I can imagine an enterprise deployment with a tighly controlled start screen making it super easy for users to access just the corporate programs they are supposed to.

It would be nice if MS mocked up what a potential start screen would look like for corp use.

One thing is for sure, MS employs a whole lot of people, and they are an enterprise company, and they will be using Windows 8 on everything, and a good chunk of the company has already been using it for some time.


RE: -crickets-
By melgross on 8/1/2012 2:22:29 PM , Rating: 2
Rave reviews? First of all, until this is released, it won't get a real review. Then you need some actual, useful, finished third party software to evaluate with it. Even Microsoft's own software isn't finished yet. At best, I would call what I've read, a hands on evaluation of a prototype.

I've had a chance to play with the Samsung 11.6" tablet for a short (about 20 minutes) while. I found Metro on the tablet far better than on my tower, where, so far, at least, it can be a horror. But, using the Desktop on the tablet was dreadful. I've seen just a few articles questioning this, where all the others seem to want to skip over this part. But, think about it for a moment. The convertable's that were being sold as tablets failed for at least two reasons. One was that they were much too big and heavy. I could never understand why someone would by one that weighed between 3.5 and 7 pounds, which is what they were weighing.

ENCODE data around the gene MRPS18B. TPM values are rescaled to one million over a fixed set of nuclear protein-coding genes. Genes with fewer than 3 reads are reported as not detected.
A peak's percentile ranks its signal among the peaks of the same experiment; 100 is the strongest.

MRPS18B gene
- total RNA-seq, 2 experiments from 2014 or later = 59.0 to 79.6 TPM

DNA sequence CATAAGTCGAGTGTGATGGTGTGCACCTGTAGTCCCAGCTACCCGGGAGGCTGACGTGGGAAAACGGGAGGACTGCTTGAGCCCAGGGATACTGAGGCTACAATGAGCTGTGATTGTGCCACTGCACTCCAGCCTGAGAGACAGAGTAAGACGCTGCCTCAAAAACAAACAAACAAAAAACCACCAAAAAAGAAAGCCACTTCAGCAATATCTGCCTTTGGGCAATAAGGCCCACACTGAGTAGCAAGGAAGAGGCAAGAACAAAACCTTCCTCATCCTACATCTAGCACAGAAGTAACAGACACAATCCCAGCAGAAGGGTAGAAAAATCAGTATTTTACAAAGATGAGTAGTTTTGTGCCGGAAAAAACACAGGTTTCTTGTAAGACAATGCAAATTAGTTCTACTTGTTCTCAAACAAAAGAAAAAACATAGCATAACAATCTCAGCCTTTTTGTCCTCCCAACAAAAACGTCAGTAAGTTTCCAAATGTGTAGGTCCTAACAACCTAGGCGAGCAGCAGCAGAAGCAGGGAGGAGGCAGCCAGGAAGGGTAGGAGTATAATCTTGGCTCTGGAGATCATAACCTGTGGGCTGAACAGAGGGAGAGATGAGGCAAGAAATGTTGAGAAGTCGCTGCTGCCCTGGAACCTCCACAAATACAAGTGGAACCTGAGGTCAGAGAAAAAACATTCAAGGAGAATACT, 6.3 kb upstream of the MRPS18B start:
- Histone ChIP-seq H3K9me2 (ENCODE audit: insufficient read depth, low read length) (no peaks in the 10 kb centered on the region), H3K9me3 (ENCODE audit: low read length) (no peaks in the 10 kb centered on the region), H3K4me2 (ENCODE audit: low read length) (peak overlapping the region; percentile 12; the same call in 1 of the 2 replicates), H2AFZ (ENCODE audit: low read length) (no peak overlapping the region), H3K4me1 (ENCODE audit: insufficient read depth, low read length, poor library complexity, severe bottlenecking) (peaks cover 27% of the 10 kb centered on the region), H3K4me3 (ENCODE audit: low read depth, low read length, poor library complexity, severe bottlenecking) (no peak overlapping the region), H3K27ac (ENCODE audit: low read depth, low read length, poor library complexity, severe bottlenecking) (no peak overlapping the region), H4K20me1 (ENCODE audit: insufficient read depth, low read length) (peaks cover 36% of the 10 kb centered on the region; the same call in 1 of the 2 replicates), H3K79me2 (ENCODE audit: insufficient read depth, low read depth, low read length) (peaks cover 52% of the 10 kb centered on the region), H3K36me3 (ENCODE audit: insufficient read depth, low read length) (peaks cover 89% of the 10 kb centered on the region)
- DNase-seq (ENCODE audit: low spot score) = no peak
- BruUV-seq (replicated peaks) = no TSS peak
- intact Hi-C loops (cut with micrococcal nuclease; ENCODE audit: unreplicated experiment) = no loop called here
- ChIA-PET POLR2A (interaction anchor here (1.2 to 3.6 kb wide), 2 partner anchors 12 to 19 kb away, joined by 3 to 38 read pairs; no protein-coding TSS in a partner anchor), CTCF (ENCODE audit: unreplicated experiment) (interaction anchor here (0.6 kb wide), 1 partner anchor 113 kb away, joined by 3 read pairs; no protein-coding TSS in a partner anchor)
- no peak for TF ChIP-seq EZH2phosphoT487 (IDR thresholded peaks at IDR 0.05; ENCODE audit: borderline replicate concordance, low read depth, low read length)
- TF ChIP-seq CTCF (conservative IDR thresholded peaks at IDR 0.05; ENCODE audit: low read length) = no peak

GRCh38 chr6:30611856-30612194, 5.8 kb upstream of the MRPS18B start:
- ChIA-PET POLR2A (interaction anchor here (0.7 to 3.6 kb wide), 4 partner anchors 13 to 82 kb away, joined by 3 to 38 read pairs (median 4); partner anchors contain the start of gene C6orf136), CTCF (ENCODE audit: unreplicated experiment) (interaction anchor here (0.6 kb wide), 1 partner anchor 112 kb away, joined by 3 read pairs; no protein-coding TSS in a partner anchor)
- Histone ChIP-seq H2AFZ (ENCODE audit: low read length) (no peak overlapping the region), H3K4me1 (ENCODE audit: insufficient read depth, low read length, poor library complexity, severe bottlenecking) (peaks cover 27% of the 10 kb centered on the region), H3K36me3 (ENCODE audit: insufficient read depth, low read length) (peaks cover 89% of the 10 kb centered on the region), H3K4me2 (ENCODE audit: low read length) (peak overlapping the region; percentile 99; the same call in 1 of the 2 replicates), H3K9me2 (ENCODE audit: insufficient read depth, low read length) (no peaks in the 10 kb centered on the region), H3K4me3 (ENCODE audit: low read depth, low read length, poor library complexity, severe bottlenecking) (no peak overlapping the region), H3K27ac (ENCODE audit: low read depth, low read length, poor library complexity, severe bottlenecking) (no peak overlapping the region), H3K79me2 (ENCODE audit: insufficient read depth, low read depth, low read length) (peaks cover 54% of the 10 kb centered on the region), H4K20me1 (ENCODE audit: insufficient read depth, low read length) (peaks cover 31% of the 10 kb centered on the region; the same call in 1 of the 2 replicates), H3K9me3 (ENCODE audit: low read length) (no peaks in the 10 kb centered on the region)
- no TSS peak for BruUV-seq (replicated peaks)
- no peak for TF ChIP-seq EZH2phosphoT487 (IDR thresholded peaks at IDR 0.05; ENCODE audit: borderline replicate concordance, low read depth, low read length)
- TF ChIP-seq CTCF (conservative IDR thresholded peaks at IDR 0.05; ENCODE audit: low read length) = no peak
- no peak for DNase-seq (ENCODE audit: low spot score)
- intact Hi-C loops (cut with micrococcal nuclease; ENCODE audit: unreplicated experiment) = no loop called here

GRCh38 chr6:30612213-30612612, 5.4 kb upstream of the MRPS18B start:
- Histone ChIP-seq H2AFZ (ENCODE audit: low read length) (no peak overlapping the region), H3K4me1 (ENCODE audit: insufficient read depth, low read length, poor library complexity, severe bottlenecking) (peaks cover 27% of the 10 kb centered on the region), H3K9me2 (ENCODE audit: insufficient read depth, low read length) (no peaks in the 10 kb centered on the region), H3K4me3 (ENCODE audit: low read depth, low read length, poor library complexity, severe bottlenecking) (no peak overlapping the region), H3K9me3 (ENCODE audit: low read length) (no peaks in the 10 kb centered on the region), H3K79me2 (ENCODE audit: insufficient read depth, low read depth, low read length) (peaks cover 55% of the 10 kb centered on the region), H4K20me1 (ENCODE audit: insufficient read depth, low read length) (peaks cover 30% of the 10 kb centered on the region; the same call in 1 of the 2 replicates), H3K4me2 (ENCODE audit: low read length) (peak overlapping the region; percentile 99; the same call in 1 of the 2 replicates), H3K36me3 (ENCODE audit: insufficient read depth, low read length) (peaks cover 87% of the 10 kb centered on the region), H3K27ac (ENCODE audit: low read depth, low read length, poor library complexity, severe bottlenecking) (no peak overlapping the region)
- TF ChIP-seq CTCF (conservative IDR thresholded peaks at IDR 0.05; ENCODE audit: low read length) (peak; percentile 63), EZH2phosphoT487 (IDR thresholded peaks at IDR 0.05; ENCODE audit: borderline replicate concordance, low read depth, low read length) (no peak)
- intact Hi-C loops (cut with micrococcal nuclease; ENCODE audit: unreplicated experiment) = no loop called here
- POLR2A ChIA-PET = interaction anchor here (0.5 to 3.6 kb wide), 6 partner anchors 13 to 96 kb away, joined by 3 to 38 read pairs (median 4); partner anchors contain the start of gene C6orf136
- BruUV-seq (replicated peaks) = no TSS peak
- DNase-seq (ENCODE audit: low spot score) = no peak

But the biggest problem was that even on the 15" screens the biggest had, the OS and it's apps we're very difficult to use. I remember hovering over a tiny menu item with the stylus before I tapped it so that it didn't hit the wrong thing. It still hit the wrong thing too often. Sweating while trying to save a document isn't pleasant.

These new tablets have screens between 10.6" for the Surface, to 11.6" for the Samsung. That's much smaller. I found tapping something on the Samsung screen to be frustrating. Touch is out of the question most of the time. Microsoft is trying to force this for Office. I can't even imagine using Excell on this as a Desktop app.


RE: -crickets-
By DiscoWade on 8/1/2012 3:09:57 PM , Rating: 2
quote:
Windows 8 looks great.


I was agreeing with you until you said that.


RE: -crickets-
By Belard on 8/1/2012 9:08:42 PM , Rating: 1
quote:
Windows 8 looks great. While it may not at first seem a natural fit for businesses, its brilliant in the mobile space, introducing an ultra-intuitive user interface for mobile devices.

Since when has my 26lb desktop and 10lb 24" LCD become a mobile device?

The interface is NOT intuitive, its frustrating to use and design by brain-dead monkeys.

And its butt-ugly too.


RE: -crickets-
By Ammohunt on 8/1/2012 9:12:37 PM , Rating: 2
Funny you didn't post the same about vista or ME....when the nay sayers were right.


“Then they pop up and say ‘Hello, surprise! Give us your money or we will shut you down!' Screw them. Seriously, screw them. You can quote me on that.” -- Newegg Chief Legal Officer Lee Cheng referencing patent trolls